It is a great honor and joy to greet you as Neighborhood Funders Group’s new President. And I do so while holding grief and outrage for George Floyd, Tony McDade, Breonna Taylor, David McAtee, Dion Johnson, Ahmaud Arbery, and the untold thousands of Black people killed by police. I am also reflecting on Pride Month as we near the 51st anniversary of the Stonewall uprisings — led by trans women of color like Marsha P. Johnson and Sylvia Rivera in response to police violence against the LGBTQ community.

Protest movements like Pride have been pivotal to the struggles for power and self-determination by Black, Indigenous, and people of color communities and low-income communities. In the 15 days that have passed since the Minneapolis police murdered George Floyd, communities across the world have galvanized to protest state violence, demand divestment from criminalization, defund the police, call for investments in critical public programs & social protections, and assert that Black lives matter. We are witnessing and experiencing anti-Black racism inherent in the militarized response to protests and the increase of fatal violence specifically against Black trans women, including Nina Pop. And these uprisings are correlated with the global coronavirus pandemic and ensuing public health and economic crisis that has disproportionately impacted Black, Indigenous, and people of color communities.

NFG is grounded in these histories, strengths, and struggles. They are our own histories, strengths, and struggles too. In this new moment, I am heartened to lead NFG and am rooted in community with you.

This organization is privileged to be many funders’ political home at a time when moving resources to struggles for justice is critically important. For 40 years, we have been committed to centering low-income and Black, Indigenous, and people of color leaders in places, movements, and philanthropy. We create joyful and inspiring organizing spaces for funders. And we at NFG are committed to pushing philanthropy to support grassroots power building so that Black, Indigenous, and people of color communities and low-income communities thrive.

As more funders look to NFG as a place to find co-conspirators, explore ideas, and shift power and money towards transformational justice and equity, it is important to me that you know who I am and what NFG values so that you too can feel at ‘home’ in our dynamic community of grantmakers and grassroots leaders.

I am a Mexican New Yorker, who immigrated from Toluca, Mexico to Detroit, Michigan as a child with my super fierce, loving, and protective parents — Aurora and Gustavo, a former public school middle school teacher and engineer. My first leadership role was navigating the language and systems of the United States — serving as my family’s language broker from the age of 8.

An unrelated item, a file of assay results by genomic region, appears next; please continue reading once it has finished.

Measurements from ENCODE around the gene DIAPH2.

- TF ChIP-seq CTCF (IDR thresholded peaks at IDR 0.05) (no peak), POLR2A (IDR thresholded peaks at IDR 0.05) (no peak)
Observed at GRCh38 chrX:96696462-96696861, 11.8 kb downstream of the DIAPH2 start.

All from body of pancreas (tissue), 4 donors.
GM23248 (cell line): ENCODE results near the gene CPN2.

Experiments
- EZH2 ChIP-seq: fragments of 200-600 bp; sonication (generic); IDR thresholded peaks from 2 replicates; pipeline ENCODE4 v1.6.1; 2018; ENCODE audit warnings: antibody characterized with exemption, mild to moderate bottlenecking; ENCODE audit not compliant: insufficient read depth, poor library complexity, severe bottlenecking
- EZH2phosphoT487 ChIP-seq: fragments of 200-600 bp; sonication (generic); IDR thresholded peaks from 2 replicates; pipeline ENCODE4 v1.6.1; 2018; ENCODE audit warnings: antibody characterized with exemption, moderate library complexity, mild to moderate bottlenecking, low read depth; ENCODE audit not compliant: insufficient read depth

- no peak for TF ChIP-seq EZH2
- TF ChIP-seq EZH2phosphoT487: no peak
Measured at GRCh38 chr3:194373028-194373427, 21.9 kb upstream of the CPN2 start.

I am survivor of child sexual abuse and, alongside Aishah Shahidah Simmons of Love WITH Accountability, envision a world that ends child sexual abuse without relying on the criminal injustice system. My healing journey began in earnest when I became a mom to Emiliano — a now 8 year-old whirlwind of pure joy, energy, and love — and when I joined fellow survivors of color as part of the Just Beginnings Collaborative. Becoming Emiliano’s mama made me realize that I needed to be fully present and embodied to be the mama I wanted to be.

I am a banana slug by way of UC Santa Cruz, a futbol fanatic, and a fashionista. I love to dance (and met my husband, Ivan, while dancing merengue) and am a karaoke queen!

I have served as a promotora, a case manager, and a hotline call taker using my language and cultural grounding to provide access to much needed HIV/AIDS, harm reduction, and health services to the Latinx community throughout California.

I have walked alongside nearly 80 grassroots power building organizations in New York City as a consultant, place-based grantmaker, and board member, being with them as they grow in strength and numbers, as they fall and reassess, and celebrate wins for our communities.

My work and purpose is for the liberation of all marginalized people and communities. I joined NFG’s staff team three years ago as Vice President of Programs, having previously been an NFG member. I have had the privilege of working with and alongside many people in the NFG community to develop new programming and lead our 2018 and 2020 national convenings. I have also advanced our leadership development and peer coaching programs because it is clear that Black, Indigenous, Latinx, and Asian American people in philanthropy often face institutional barriers to being viewed as leaders in the sector and to moving money to those most impacted by injustice. I look forward to building on this work as President.

Finding a place like NFG that you believe in, and that believes in you, is a gift. I take great care of this gift as well as pride in making sure NFG is a home where staff and members want to be.

Thank you for being part of NFG. I look forward to collaborating and co-conspiring with you to challenge systemic oppression and anti-Black racism in philanthropy as we accelerate racial, gender, economic, and climate justice with our communities and movements. Keep reading for details to join NFG's upcoming events and stay tuned for a call to action from NFG's Funders for Justice to defend Black lives.

In solidarity,
Adriana Rocha